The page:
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ERIC Number: EJ921993
Record Type: Journal
Publication Date: 2011-Mar
Pages: 4
Abstractor: ERIC
Reference Count: N/A
ISSN: ISSN-0046-9157
Daniela's Journey to Shepherds College: New Opportunities in Post-Secondary Education for Young Adults with Intellectual Disabilities
Goldstone, Christina
Exceptional Parent, v41 n3 p13-16 Mar 2011
Nineteen years ago, the author's family made the momentous decision to adopt a child from Romania. Daniela had been terribly neglected and was extremely delayed in her development. When she was five she was diagnosed as having an intellectual disability (ID). As a teenager, with the help of her family and great professionals, Daniela began to make progress in all areas of her life. She gained self-control and began to have goals for her future. At age twenty her level of maturity is now blossoming. As she was making great gains, she was also transitioning out of high school. There seemed to be few options left for her to continue her education. She wasn't willing to settle for that. She wanted more. She wanted to go to college. There are many independent minded young men and women with IDs who have nowhere to go after high school. They have dreams, like Daniela, of going to college, living on their own, and having a career. In the past, most colleges weren't willing to give them a chance. Because students and their families have became vocal advocates, that is now changing. A new idea is slowly growing. Post-secondary education opportunities for young adults with ID are now spreading across the U.S., Canada, and the globe. There is a growing list of programs designed to give these students the opportunity to live out their dreams. Many are at community colleges and universities and some are run independently. Most are commuter programs, but some are residential. Shepherds College in Union Grove, Wisconsin, was started by an organization named Shepherds Ministries which has been working in Wisconsin since 1957 to improve the lives of people with IDs. They have provided vocational programs, social outlets and homes for many adults with varying levels of disabilities over the years. They are nationally recognized across the U.S. for their innovative programs to assist individuals in leading the most independent lives possible. The Shepherds College program is based on a concept created by Shepherds President, Dr. William J. Amstutz in 2006 called Appropriate Independence[TM], defined as "supported self-sufficiency that is aligned with the strengths of each individual and guided by Christian values." In this article, the author provides an account of their visit to this innovative program for young adults with IDs.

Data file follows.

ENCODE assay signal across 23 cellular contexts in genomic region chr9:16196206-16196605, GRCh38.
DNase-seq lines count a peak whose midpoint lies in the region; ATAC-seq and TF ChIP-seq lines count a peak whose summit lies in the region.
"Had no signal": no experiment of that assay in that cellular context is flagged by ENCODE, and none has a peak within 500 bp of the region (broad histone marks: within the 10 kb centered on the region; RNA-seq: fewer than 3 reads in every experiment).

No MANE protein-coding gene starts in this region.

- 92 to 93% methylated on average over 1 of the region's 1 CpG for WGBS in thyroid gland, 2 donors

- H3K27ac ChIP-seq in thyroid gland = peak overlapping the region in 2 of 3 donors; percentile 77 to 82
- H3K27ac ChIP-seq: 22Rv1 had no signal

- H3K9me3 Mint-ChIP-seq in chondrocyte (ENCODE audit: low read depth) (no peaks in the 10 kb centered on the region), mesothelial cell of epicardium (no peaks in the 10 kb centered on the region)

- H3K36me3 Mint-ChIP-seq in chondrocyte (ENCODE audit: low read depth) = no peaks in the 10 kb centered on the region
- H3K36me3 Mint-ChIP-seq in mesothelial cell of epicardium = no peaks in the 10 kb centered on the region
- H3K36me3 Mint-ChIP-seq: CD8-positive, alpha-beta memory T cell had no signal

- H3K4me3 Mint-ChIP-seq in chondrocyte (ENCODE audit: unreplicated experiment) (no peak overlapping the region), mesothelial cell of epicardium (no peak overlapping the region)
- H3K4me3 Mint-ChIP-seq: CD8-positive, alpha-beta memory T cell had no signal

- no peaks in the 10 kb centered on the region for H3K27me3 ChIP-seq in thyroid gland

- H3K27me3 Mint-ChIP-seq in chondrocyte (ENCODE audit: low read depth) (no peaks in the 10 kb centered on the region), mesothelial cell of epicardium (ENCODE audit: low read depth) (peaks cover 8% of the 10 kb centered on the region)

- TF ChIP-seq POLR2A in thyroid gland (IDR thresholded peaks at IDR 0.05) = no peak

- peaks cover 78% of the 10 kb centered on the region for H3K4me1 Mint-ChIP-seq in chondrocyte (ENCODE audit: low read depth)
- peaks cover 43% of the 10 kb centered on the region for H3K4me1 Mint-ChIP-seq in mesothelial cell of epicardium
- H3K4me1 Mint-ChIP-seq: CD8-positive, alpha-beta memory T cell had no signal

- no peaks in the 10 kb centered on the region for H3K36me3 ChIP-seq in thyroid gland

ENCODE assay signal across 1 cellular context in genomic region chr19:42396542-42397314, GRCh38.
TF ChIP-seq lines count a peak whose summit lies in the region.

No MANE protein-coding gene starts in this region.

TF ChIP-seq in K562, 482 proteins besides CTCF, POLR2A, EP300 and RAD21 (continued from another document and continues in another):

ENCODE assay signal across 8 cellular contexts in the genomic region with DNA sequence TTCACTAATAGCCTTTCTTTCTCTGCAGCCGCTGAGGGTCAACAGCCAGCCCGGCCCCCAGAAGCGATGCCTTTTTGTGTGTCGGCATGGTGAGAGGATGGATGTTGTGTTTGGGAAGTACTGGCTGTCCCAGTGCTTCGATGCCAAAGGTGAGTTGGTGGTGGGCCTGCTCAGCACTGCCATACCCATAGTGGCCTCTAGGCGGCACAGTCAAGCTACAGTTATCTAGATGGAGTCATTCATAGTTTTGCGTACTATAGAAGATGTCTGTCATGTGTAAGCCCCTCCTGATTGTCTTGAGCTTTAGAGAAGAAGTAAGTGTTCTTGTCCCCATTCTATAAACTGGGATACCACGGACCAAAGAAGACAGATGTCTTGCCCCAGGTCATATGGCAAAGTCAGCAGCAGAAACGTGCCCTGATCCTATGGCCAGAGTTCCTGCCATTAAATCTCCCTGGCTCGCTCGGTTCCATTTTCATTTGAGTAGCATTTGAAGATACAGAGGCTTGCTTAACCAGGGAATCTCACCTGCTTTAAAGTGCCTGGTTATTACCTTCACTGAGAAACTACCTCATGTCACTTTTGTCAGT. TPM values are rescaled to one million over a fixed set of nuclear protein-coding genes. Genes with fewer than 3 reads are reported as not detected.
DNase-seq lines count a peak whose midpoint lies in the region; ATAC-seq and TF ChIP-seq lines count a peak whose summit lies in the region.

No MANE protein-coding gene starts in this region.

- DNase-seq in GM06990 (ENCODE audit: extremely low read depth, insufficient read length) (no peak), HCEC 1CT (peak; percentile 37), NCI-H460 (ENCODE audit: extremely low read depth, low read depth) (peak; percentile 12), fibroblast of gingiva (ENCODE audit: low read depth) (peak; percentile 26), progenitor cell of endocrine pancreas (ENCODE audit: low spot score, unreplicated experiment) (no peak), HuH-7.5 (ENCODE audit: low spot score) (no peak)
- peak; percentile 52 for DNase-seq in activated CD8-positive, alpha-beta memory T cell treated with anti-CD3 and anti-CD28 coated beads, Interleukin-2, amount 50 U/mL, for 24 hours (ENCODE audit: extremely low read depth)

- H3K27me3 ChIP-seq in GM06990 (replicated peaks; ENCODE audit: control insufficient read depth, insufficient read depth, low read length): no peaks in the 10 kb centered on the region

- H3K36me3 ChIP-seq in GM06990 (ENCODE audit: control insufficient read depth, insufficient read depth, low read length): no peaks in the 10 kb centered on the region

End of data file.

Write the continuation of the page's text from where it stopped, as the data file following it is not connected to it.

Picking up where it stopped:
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Publication Type: Journal Articles; Reports - Descriptive
Education Level: Postsecondary Education
Audience: N/A
Language: English
Sponsor: N/A
Authoring Institution: N/A
Identifiers - Location: Wisconsin